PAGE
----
Holding back imperial Iranian theocracy

The EU must unite on effective economic and diplomatic sanctions.

ahmedinejad 224.88 (photo credit: AP)
ahmedinejad 224.88
(photo credit: AP)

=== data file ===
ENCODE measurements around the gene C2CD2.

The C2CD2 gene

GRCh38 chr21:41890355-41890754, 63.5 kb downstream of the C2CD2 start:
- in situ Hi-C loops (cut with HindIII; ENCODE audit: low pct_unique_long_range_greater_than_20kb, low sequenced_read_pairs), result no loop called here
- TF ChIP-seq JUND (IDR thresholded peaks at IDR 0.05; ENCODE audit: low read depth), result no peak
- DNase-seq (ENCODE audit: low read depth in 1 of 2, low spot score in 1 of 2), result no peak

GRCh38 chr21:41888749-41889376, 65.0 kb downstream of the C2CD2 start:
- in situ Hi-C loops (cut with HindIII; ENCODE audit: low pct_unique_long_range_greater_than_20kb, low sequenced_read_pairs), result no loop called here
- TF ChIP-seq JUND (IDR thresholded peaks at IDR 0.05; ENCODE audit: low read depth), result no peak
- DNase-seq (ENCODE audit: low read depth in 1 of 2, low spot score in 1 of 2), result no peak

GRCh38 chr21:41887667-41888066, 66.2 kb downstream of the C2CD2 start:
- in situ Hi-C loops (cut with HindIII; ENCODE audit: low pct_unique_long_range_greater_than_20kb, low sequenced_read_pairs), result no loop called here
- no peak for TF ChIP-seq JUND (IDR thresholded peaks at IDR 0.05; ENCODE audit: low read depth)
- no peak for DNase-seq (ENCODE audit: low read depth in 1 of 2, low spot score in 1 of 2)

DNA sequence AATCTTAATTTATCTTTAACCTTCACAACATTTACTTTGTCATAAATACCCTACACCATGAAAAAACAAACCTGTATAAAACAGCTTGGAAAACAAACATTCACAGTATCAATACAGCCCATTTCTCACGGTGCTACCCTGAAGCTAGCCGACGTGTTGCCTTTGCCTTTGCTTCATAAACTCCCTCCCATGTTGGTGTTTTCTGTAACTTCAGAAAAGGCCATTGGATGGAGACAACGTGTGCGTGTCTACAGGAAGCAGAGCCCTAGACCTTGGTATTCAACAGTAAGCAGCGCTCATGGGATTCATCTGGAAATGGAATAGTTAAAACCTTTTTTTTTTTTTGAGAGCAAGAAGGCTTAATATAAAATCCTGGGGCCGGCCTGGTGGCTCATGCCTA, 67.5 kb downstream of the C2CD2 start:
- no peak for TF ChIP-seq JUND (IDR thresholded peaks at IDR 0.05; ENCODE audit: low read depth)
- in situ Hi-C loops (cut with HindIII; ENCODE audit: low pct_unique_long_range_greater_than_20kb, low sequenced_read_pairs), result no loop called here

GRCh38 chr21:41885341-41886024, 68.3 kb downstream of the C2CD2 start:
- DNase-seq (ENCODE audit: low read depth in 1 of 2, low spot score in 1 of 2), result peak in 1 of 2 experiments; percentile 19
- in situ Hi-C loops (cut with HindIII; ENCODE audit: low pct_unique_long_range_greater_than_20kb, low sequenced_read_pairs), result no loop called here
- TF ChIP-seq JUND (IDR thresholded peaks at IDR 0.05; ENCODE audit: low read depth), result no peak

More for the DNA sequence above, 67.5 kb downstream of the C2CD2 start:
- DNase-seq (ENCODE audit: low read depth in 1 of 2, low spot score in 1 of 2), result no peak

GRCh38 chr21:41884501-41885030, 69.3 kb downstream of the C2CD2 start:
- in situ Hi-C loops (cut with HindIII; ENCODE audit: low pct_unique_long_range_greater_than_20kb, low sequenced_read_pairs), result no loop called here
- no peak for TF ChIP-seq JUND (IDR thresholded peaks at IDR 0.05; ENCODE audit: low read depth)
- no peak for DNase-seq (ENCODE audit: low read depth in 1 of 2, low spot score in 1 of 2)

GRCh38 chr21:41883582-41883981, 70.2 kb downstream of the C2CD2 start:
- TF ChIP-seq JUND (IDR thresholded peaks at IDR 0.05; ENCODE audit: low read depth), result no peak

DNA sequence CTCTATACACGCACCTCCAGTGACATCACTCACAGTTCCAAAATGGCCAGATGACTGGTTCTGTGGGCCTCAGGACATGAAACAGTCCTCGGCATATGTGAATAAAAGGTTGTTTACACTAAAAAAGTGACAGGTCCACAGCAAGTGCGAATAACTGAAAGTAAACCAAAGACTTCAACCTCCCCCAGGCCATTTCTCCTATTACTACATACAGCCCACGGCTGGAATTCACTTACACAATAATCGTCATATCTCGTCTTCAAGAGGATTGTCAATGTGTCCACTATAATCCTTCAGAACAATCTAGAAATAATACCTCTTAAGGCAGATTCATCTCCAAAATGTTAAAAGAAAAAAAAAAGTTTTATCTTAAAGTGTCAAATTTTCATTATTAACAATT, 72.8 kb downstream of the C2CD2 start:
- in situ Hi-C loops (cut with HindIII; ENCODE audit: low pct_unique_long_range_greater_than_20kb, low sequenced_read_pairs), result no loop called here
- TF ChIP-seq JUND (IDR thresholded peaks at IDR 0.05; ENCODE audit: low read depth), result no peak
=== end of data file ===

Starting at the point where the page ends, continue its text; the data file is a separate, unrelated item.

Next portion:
While extreme nationalist and political passions are far from dissipated, religious fanaticism, Islamic fanaticism in particular has became the driving force of much of the intolerance found around the world. A perpetual source of conflict with Islam itself has been between fundamentalist and evolutionist readings of the Koran, greater perhaps than any theological dispute within that faith. But the new brand of fanaticism born towards the end of the 20th century is of a totally different nature. The theocratic doctrine that came to light in the second half of the 20th century in the main Shi'ite school of Najaf in Iraq, later to be put in practice by Ayatollah Khomeini in 1979 in Iran, introduced three devastating elements: (1) the principle of the rule of the religious authority; (2) suicidal terrorism as a major political-religious-military tool; and (3) world domination, the first step being "through Karbala to al-Quds [Jerusalem]," with the ultimate goal of "introducing the Islamic revolution to all of mankind" (President Ahmadinejad to the Assembly of Experts, IRNA, February 25, 2008 - translation by MEMRI). THE IRANIAN clergy's traditional weapon of manipulation and dissimulation has so far proved more successful than any other in winning its first strategic objective: to dominate Karbala, the Shi'ite holy city located in Iraq. On the other hand, Ayatollah Khonmeini's strategic decision to develop a nuclear weapon, made at the time he drunk from the "glass of the poison of peace" with Iraq, has been hampered by sheer incompetence and, even more so, by the resilience of the Iranian resistance, which revealed to the world the regime's nuclear plans despite decades of ferocious persecution by Iranian authorities in cooperation with Western governments. Western diplomacy has been busy searching for the reasonable, peace-loving Iranian cleric who will reject embarrassing human rights abuses, imperial aims and, last but not least, Holocaust denial and threats to wipe Israel off the map as made Ayatollah Khomeini and recently reaffirmed by President Ahmadinejad. The loose interpretation of United Nations resolutions 1737, 1747 and 1803 on sanctions against Iran given by some EU member states - Austria conspicuous among them - is astonishingly enough supported by the European Commission. This demands a firm response from clear-thinking, anti-fascist EU politicians. In addition, closer analysis of possible judicial action is called for. Although the European Court of Justice jurisprudence has a historical bias against what might be considered class-action suits, recent developments and the special life-threatening characteristics of the Iranian imperial threat should make us carefully consider this option. We have to think of smart alternatives to avoid being squeezed between "business as usual" and war. AN INTELLIGENT strategy to face theocratic imperialism must begin by supporting a realistic political and popular opposition instead of betting on fake reformist alternatives. Europe has been unable to act as a united force in facing Teheran, not even through economic strategy. Yet the Iranian regime badly needs Western technology which it will not find easily in the rest of the world. An intelligent combination of economic and diplomatic sanctions is an essential piece of any reliable strategy to stop the nuclear bomb of fanaticism. The writer is a Portuguese Socialist member of the European parliament. He will be attending the international conference The Iranian Threat, organized by the STOP THE BOMB coalition, that takes place today in Vienna.